December 31,
2011
    Pro Forma at
December 31,
2011(2)
    Pro Forma
as  Adjusted(5)
    (unaudited)

Cash and cash equivalents

  $ 35,127      $ 35,127     

Working capital

    65,560        65,560     

Total assets

    277,948        277,948     

Total liabilities

    32,178        32,178     

Redeemable convertible preferred stock

    247,494        —       

Total stockholders’ (deficit) equity

    (1,724     245,770     

 

  (1)   In January 2011, we determined that we would not support two brand names and URLs in the United States and decided that we would migrate all traffic from sidestep.com to KAYAK.com. As a result, our SideStep brand name and URL intangible assets were impaired, and we incurred a related write-down of $15.0 million in the first three months of 2011.
  (2)   The pro forma balances give effect to the conversion of all outstanding shares of our common stock and our redeemable convertible preferred stock into 33,793,123 shares of our Class B common stock.
  (3)   Earnings Before Interest, Taxes, Depreciation and Amortization, or EBITDA, is a metric used by management to measure operating performance. Adjusted EBITDA represents EBITDA excluding the impact of stock-based compensation expense and other income (expense), net. We present Adjusted EBITDA as a supplemental performance measure because we believe it facilitates operating performance comparisons from period to period and company to company by backing out potential differences caused by variations in capital structures (affecting other income (expense), net), tax positions (such as the impact on periods or companies of changes in effective tax rates), the age and book depreciation of fixed assets (affecting relative depreciation expense), the impact of acquisitions and the impact of stock-based compensation expense. Because Adjusted EBITDA facilitates internal comparisons of operating performance on a more consistent basis, we also use Adjusted EBITDA in measuring our performance relative to that of our competitors. Adjusted EBITDA is not a measurement of our financial performance under GAAP and should not be considered as an alternative to net income, operating income or any other performance measures derived in accordance with GAAP or as an alternative to cash flow from operating activities as a measure of our profitability or liquidity. We understand that although Adjusted EBITDA is frequently used by securities analysts, lenders and others in their evaluation of companies, Adjusted EBITDA has limitations as an analytical tool, and you should not consider it in isolation, or as a substitute for analysis of our results as reported under GAAP. Some of these limitations are:
   

Adjusted EBITDA does not reflect our cash expenditures or future requirements for capital expenditures or contractual commitments;

   

Adjusted EBITDA does not reflect changes in, or cash requirements for, our working capital needs;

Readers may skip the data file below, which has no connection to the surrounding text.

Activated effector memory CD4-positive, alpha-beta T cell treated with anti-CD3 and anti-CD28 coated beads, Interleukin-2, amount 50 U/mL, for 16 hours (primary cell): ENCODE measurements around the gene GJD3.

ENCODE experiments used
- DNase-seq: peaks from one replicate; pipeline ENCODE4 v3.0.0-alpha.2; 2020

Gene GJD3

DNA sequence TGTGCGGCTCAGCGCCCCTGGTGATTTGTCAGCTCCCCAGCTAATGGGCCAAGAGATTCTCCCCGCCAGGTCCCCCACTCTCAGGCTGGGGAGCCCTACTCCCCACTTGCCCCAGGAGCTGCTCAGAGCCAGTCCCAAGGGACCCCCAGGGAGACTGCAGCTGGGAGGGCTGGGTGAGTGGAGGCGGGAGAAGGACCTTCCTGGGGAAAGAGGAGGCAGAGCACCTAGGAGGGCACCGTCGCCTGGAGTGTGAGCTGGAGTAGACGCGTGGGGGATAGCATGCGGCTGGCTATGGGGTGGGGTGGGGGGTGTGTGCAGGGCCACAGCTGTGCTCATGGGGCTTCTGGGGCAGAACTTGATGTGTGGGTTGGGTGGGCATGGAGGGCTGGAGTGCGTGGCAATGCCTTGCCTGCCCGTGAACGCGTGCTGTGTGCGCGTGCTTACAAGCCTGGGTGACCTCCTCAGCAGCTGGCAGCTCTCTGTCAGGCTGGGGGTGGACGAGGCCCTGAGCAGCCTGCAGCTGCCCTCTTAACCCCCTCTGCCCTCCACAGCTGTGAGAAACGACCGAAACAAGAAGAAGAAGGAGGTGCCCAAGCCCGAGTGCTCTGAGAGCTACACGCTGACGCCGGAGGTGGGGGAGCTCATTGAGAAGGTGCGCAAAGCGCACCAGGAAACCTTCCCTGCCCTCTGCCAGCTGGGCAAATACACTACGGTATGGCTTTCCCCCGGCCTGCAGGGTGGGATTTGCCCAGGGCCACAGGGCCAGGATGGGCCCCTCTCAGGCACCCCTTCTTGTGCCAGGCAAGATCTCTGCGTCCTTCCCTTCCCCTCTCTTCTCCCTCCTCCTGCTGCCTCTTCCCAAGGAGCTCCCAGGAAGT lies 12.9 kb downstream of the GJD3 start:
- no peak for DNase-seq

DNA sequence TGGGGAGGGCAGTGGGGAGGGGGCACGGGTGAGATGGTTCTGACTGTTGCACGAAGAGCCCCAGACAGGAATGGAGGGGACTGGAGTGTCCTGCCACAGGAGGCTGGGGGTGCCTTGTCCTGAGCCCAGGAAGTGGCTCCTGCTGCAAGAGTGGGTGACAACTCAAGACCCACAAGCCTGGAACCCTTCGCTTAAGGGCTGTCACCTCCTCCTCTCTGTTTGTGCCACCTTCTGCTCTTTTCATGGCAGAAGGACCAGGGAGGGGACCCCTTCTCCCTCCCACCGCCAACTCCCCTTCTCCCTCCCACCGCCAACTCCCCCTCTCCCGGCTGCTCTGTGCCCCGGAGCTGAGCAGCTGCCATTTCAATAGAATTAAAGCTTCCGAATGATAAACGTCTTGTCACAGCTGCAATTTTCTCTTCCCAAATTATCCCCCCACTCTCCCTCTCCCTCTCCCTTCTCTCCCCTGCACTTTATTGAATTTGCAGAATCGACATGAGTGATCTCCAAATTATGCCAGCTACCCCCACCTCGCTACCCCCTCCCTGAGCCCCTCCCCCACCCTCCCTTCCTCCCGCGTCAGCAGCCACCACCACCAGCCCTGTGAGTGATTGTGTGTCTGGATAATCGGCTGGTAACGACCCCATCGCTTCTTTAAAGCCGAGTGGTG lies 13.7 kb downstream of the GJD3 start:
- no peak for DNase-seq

although depreciation is a non-cash charge, the assets being depreciated will often have to be replaced in the future, and Adjusted EBITDA does not reflect any cash requirements for such replacements; and

   

other companies in our industry may calculate Adjusted EBITDA differently than we do, limiting its usefulness as a comparative measure.

 

The following table reconciles income (loss) from operations to Adjusted EBITDA for the periods presented and is unaudited:

 

     Years ended December 31,  
     2009     2010     2011  

Income from operations

   $ 5,361      $ 16,795      $ 14,267   

Other income (expense), net

     (1,346     3,250        2,004   

Depreciation and amortization

     5,380        6,821        8,486   

Impairment of intangible assets(1)

     —          —          14,980   
  

 

 

   

 

 

   

 

 

 

EBITDA

     9,395        26,866        39,737   

Stock-based compensation expense

     5,447        8,503        12,427   

Other (income) expense, net

     1,346        (3,250     (2,004
  

 

 

   

 

 

   

 

 

 

Adjusted EBITDA

   $ 16,188      $ 32,119      $ 50,160   
  

 

 

   

 

 

   

 

 

 
  (4)   Queries refer to user requests for travel information we process through our websites and mobile applications.
  (5)   Pro forma as adjusted basis reflects: (i) pro forma basis conversions as described above, (ii) the sale by us of                  shares of Class A common stock in this offering and our receipt of the estimated net proceeds from that sale, based on an assumed public offering price of $             per share, which is the midpoint of the range set forth on the cover page of this prospectus, and after deducting estimated underwriting discounts and commissions and estimated offering expenses payable by us and (iii) the filing of our restated certificate of incorporation which will occur prior to the closing of this offering.

 

 

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RISK FACTORS

 

Risks Related to Our Business and Industry

 

We may be unable to maintain or establish relationships with travel suppliers and OTAs, which could limit the information we are able to provide to travelers.

 

Our ability to attract travelers to our websites and use our mobile applications and our services depends in large part on providing a comprehensive set of query results. To do so, we maintain relationships with travel suppliers and OTAs to include their data in our query results. The loss of existing relationships with travel suppliers or OTAs, or an inability to continue to add new ones, may cause our query results to provide incomplete pricing, availability and other information important to travelers using our services. This deficiency could reduce traveler confidence in the query results we provide, making us less popular with travelers.